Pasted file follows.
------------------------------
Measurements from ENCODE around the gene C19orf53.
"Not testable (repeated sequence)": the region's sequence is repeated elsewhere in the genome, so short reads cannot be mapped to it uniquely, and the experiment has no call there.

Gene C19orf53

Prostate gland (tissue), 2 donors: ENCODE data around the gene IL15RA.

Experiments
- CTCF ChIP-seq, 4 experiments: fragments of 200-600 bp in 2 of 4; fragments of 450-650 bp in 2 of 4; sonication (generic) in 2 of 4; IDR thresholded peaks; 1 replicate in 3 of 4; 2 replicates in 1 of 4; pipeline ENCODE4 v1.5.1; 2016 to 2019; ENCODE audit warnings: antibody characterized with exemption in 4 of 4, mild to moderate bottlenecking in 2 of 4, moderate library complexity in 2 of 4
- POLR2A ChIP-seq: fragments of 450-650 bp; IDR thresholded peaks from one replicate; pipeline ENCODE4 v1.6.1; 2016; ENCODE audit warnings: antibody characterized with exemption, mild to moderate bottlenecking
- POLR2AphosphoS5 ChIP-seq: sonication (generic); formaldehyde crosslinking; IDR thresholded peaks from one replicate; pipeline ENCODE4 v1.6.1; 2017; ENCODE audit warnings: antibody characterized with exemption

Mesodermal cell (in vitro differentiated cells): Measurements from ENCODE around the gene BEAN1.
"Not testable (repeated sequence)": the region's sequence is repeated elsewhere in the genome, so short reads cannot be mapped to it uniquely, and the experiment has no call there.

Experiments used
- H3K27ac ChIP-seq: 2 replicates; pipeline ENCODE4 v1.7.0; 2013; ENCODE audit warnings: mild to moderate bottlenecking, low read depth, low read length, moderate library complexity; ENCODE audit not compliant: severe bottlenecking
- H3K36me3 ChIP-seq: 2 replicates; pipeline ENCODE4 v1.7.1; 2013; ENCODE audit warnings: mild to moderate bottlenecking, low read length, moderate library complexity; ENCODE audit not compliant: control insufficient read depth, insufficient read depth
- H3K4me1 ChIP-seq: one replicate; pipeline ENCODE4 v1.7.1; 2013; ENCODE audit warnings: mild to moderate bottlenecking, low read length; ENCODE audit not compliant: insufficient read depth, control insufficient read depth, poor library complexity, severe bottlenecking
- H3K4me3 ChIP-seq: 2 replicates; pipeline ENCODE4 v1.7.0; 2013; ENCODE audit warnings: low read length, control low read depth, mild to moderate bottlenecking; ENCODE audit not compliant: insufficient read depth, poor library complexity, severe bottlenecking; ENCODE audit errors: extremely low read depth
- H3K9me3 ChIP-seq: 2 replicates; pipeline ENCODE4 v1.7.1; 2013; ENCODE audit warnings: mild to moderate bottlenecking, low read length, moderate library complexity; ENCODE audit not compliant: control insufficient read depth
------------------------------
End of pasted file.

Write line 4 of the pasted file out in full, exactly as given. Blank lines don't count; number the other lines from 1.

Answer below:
Prostate gland (tissue), 2 donors: ENCODE data around the gene IL15RA.